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Help BOCES fulfill its mission

Jennifer Galasso, left, a teacher at Nassau BOCES'

Jennifer Galasso, left, a teacher at Nassau BOCES' Doshi STEM School in Syosset, works with students Lauryn Lee, rear, and Meghna Girdhar, right, as they take part in a DNA fingerprinting exercise on Wednesday, March 11, 2015. Credit: Heather Walsh

We all lose when a good idea withers and dies for lack of funding. So we should be alarmed by what's unfolding in Nassau County, where two specialized BOCES high schools -- one for the arts, one for science and math -- are in danger of closing. The culprit, primarily, is money. The positive spin: it wouldn't cost a lot to keep them going. We need to make that happen.

The Long Island High School for the Arts has been around for more than 40 years and nurtures aspiring singers, actors, artists and musicians. The Doshi STEM Institute, in its second year and sharing the same Syosset campus, serves students talented in science, technology, engineering and math. But tuition -- more than $12,000 at the arts school and $7,400 at the STEM school, a lower total thanks to a grant from a local businesswoman -- is an increasing burden for districts that must foot the bill for the students they send.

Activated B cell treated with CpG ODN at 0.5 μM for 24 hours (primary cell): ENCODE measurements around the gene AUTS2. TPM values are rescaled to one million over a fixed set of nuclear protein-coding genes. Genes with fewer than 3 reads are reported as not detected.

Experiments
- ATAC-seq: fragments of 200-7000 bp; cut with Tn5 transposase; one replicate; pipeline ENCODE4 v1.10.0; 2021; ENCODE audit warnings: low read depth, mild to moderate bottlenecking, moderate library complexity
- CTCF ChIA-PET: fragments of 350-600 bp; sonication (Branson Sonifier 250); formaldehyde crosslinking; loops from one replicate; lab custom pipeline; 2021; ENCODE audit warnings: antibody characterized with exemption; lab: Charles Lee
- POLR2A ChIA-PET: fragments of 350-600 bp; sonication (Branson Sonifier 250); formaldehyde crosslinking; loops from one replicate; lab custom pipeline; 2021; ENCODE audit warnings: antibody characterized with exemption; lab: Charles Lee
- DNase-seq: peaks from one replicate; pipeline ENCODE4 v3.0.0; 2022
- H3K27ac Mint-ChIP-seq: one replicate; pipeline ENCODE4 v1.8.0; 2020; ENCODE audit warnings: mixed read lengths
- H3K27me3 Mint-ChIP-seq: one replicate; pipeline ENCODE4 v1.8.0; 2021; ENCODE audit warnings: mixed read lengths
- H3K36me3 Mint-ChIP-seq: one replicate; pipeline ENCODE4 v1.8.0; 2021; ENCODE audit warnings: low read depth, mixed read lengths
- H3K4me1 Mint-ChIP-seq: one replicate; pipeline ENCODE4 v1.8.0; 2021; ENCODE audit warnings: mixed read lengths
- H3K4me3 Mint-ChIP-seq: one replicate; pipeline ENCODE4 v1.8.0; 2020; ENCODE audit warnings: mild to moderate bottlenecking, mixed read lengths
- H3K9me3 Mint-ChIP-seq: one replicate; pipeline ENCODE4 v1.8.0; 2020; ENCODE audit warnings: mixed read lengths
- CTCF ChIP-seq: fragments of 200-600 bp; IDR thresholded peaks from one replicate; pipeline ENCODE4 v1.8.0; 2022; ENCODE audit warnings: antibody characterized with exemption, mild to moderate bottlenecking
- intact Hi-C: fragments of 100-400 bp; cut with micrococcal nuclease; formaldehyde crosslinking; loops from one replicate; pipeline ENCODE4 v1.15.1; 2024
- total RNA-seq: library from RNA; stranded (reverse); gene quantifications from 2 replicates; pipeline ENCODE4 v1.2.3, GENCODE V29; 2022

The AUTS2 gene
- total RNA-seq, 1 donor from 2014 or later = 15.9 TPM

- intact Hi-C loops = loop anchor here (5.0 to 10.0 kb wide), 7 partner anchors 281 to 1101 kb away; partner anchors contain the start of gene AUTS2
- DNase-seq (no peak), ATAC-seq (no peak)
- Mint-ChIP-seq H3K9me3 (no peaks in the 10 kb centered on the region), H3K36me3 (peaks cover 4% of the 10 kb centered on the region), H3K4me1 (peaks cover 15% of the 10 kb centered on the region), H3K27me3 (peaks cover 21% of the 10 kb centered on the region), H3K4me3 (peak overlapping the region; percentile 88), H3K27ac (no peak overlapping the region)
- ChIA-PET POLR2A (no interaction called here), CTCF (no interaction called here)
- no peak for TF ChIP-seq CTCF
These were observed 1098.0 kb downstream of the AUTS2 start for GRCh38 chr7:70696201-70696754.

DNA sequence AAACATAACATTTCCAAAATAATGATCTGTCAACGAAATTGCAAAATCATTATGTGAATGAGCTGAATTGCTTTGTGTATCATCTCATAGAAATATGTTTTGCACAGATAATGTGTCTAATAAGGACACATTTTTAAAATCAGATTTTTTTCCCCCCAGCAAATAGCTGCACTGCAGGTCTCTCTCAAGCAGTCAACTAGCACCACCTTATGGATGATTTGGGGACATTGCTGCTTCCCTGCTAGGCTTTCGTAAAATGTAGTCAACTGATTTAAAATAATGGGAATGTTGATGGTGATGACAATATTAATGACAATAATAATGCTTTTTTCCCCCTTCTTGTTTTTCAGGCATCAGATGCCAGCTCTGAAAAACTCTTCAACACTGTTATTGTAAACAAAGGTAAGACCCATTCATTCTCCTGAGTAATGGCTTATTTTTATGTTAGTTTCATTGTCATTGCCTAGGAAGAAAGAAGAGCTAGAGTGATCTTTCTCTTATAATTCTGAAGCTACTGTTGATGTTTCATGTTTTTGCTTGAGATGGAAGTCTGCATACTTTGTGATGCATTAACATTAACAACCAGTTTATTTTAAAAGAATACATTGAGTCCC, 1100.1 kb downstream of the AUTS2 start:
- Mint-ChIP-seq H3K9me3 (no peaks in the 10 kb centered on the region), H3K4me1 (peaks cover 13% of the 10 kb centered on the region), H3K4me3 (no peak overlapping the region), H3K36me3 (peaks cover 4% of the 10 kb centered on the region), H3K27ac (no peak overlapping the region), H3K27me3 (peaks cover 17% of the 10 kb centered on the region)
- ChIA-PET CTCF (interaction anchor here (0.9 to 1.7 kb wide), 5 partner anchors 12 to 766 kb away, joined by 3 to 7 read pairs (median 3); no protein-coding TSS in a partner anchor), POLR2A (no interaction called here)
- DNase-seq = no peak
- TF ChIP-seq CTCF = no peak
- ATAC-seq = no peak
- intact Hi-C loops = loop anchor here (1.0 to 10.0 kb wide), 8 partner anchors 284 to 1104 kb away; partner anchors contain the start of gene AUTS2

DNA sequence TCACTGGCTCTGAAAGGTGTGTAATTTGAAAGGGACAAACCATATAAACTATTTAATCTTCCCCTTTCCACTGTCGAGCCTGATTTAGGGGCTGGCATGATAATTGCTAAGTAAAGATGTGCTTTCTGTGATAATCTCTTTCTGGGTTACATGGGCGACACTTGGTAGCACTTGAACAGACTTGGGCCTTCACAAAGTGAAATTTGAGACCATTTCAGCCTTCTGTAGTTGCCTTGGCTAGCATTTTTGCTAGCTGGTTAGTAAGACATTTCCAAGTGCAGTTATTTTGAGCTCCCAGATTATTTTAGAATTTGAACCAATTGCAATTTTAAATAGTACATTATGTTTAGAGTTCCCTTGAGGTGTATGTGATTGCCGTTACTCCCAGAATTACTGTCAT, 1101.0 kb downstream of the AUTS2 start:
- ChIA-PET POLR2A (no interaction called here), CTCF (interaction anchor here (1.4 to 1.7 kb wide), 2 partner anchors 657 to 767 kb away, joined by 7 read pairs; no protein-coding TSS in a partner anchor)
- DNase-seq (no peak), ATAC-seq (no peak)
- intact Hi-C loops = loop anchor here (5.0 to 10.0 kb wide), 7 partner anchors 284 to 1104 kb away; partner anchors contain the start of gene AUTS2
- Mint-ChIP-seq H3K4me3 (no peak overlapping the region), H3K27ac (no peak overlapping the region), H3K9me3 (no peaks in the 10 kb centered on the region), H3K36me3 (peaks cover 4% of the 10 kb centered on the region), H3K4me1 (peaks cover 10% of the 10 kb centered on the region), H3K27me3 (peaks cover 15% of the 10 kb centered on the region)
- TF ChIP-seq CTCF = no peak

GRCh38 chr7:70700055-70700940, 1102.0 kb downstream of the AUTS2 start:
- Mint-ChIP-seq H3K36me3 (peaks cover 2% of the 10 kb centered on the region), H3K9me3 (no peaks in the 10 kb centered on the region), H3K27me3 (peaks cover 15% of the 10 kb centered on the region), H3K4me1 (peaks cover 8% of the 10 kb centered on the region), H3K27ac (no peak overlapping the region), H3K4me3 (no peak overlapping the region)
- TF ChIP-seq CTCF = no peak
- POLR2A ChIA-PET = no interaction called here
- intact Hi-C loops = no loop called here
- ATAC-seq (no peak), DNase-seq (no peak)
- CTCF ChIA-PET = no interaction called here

Since the beginning of the recession in 2008, arts school enrollment has dropped by half. The STEM school has only half its projected students. The numbers don't work for BOCES. And they don't work for districts struggling with the state property tax cap, especially those with the most to lose -- the ones that can't afford, or have been unable, to mount their own successful specialized programs.

The cost to run both schools at full enrollment is $3 million per year. That's a pittance when state aid to school districts tops $21 billion. Surely, Gov. Andrew M. Cuomo and lawmakers can find the cash as they hash out next year's funding. These schools provide different paths to graduation as educators stress the importance of alternatives. And they bring together kids of different backgrounds who otherwise would remain separated -- minority students make up 24 percent of the arts school and 75 percent of the STEM school.

Long Island needs these schools. So do our kids. Find the funding.


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